When the county announced that the “Yes We Can” Community Center in the New Cassel section of Westbury would be a vaccination site, somehow it got confused with the Senior Center, and for a week “we were inundated with calls and people coming here,” he said, adding, “A big part of our job has become trying to help people get appointment. Andrea has helped a lot of people get actual appointments. Every time she’d get a tip she’d get on the phone with a senior she knew was having particular challenges. There are seniors who don’t have a child or aren’t tech savvy. It’s frustrating and frightening for them.”
He concluded, “In the past couple of weeks we’ve seen some movement. We look forward to when all of our seniors are vaccinated. And that’s a big step for us towards doing some sort of a reopening. And of course we’ll take some cues from the county as to when we can do that.”
“There are a lot of mysteries and unknowns about how we’re going to reopen,” he admitted. “I think it will be a gradual thing with limited participation, and scheduling things will be a challenge. And we’ll continue to offer virtual things—that will help us serve more members during the day. And of course, we’ll bring the [in-center] lunch program back, though at first it will have to be limited.”
He said that in normal times 60 to 70 people typically ate lunch every day because they were already at the center.
“One of the biggest draws, aside from the lunch and the programs, was the opportunity to hang out and play bridge and mah-jongg or just socialize with each other,” he said. “They are chomping at the bit—I hear from the members every day. ‘I miss coming. I can’t wait till we come back’ they tell me.”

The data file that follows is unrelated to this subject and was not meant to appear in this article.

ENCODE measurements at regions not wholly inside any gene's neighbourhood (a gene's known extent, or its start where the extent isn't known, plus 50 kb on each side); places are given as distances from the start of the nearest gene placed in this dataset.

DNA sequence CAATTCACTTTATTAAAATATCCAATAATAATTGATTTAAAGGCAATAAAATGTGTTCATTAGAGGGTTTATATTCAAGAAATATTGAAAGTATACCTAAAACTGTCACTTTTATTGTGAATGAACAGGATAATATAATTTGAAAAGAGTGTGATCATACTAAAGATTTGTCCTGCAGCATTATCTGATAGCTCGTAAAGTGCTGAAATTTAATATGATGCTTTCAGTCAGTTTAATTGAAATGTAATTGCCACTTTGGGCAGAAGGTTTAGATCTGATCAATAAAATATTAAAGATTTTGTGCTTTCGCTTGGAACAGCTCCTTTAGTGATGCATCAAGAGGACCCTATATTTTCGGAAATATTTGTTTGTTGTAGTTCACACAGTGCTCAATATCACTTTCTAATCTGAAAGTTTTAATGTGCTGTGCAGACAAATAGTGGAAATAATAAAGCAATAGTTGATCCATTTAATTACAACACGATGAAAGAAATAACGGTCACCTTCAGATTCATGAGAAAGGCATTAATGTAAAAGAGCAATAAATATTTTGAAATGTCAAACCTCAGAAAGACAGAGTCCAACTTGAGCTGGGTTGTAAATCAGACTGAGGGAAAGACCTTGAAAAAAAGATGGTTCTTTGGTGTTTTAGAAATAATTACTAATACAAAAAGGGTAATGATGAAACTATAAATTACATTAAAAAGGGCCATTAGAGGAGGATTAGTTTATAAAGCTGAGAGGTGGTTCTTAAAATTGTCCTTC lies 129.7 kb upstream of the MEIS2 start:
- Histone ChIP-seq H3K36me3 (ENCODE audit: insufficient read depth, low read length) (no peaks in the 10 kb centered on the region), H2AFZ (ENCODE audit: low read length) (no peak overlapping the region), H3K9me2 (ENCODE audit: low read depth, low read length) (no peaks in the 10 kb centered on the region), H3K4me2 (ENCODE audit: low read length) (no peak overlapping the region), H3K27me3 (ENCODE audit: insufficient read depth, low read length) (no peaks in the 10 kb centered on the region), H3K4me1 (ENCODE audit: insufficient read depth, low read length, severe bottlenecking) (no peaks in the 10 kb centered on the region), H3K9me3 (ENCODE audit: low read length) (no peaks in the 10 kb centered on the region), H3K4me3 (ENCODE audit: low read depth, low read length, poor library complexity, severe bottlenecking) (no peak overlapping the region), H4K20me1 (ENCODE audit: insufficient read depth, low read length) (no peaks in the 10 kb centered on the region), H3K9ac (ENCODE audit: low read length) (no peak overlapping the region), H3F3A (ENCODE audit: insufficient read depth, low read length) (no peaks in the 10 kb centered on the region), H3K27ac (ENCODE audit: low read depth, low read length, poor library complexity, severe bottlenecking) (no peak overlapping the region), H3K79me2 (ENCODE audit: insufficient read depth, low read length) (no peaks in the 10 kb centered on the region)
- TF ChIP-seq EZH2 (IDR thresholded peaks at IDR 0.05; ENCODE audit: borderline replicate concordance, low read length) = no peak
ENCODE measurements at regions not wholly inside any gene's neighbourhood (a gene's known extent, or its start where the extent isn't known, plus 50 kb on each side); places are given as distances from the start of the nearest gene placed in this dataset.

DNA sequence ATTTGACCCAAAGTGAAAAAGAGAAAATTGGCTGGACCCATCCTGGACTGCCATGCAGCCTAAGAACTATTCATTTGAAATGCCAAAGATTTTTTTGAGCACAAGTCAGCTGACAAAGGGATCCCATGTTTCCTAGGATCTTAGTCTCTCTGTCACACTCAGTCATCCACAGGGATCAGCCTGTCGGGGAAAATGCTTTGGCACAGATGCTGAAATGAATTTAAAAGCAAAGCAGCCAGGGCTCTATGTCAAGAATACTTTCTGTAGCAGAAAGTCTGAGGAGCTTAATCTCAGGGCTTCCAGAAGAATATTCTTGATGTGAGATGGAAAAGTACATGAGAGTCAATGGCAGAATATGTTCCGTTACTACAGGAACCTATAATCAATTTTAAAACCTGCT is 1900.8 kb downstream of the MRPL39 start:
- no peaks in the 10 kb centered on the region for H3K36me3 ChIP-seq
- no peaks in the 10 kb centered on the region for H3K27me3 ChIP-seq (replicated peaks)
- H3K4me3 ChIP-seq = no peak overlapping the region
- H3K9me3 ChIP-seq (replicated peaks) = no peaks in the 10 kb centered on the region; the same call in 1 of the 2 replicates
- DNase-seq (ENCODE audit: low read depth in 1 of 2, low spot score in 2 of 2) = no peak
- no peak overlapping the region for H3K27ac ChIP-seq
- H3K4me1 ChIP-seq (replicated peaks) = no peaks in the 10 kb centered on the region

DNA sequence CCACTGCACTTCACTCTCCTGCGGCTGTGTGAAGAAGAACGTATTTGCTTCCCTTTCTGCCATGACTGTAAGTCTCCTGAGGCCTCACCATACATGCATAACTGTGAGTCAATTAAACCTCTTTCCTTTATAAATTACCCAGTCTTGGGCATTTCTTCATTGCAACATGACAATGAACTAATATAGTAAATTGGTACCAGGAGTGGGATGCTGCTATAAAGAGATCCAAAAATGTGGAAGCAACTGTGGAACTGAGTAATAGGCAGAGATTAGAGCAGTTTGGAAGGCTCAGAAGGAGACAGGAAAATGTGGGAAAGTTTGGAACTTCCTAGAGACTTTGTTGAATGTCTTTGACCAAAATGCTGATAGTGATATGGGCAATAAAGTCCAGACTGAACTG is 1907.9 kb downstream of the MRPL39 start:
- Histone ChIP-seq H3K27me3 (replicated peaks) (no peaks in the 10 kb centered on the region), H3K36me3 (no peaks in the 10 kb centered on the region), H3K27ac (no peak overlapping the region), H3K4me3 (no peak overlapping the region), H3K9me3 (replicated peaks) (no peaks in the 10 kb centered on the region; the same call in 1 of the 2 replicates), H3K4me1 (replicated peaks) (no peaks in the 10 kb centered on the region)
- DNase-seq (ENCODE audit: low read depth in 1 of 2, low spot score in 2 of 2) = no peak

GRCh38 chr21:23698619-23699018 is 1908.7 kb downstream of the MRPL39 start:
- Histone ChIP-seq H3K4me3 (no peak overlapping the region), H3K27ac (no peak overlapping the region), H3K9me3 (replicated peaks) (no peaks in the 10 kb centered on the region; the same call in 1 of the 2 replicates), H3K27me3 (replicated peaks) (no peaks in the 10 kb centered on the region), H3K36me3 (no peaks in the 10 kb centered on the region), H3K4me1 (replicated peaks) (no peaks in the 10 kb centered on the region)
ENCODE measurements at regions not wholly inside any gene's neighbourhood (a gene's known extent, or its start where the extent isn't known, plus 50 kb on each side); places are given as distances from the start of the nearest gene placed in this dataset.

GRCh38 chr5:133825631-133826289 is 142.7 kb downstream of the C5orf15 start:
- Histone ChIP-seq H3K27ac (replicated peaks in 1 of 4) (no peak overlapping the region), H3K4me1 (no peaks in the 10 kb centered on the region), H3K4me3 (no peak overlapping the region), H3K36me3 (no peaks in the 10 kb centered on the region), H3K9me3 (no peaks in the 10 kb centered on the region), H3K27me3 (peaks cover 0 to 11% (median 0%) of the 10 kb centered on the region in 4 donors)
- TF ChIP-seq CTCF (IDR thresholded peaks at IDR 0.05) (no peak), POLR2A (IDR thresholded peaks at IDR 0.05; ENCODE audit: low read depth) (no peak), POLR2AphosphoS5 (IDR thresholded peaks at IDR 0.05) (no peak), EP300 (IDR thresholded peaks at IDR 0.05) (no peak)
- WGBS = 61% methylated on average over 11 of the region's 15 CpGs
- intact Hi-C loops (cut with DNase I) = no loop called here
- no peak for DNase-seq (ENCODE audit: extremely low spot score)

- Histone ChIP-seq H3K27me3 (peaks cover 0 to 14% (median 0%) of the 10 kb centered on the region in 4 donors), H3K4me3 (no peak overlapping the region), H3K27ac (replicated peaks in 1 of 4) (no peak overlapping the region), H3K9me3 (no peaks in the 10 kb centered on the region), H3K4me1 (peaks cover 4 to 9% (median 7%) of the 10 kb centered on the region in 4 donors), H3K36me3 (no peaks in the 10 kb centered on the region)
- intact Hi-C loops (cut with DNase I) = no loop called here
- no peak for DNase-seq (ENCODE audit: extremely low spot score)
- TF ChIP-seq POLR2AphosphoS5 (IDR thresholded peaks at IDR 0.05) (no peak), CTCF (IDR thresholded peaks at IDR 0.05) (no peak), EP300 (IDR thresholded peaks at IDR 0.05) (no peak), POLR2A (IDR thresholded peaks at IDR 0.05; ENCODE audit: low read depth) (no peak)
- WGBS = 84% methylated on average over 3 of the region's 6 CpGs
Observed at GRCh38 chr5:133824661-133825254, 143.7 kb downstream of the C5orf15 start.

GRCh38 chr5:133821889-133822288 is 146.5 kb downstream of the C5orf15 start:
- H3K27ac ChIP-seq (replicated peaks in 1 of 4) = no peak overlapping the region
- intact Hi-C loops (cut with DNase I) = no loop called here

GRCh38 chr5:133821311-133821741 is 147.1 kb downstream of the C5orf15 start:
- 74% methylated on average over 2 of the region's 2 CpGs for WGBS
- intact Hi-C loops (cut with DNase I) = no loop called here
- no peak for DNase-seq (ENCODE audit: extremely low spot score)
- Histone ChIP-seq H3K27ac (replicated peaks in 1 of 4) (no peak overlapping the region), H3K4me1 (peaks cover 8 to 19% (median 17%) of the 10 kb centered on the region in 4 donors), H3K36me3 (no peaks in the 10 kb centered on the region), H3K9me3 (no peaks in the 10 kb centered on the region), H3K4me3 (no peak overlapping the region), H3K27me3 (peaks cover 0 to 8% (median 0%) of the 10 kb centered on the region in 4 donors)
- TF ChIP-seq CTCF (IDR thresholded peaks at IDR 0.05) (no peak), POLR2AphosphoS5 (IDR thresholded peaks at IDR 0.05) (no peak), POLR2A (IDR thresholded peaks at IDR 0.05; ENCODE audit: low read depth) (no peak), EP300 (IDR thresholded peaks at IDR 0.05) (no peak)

Asked for his thoughts on the Center and his task, Ragusa-Schweitzer stated:
Moving forward, I think my job is to make sure we stay fluid and moving forward we offer more of a blend of services so that we’re not totally place-dependent. We need to keep up with the flexibility. We need to keep up with some of the virtual activities. God forbid we should have to face something like this again. Or it’s starts to get worse again.
The lesson is you can’t be stagnant. Adapt and change with the times. Keep up with the technology and stay creative . And the pandemic certainly drove that lesson home.
My biggest concern is that people think nothing is going on here. But the staff has been here. We have grants that help fund the center all those things require maintenance and work and bookkeeping.
We’re still here. We’re still alive. It’s just operating in a different form.
Like many, Ragusa-Schweitzer is hopeful for better days, but also can’t put 2020 easily behind. Amidst the national tragedy of COVID-19, he lost husband Neil Schweitzer at 51 in October to non-virus causes.
“It’s been horrible,” he admitted. “Thank God for this job. I love the center. I love my staff and the members.”
The Senior Citizens of Westbury, Inc. (SCWC), is housed in the Village of Westbury Community Center, which is located at 360 Post Avenue (516-334-5886). The SCWC invites residents 60 years of age and older to become part of the Center to enjoy a wide range of life enhancing activities. A membership fee of $35 per person, $60 per couple, is requested. Scholarships are available.
The Westbury Senior Center is a not-for-profit, tax exempt organization that has been serving older residents of Greater Westbury since 1956. The major sponsor of the SCWC is the Incorporated Village of Westbury, followed by support from the Town of North Hempstead, the Incorporated Village of Old Westbury, Nassau County, the State of New York and the Westbury School District. Find more information here.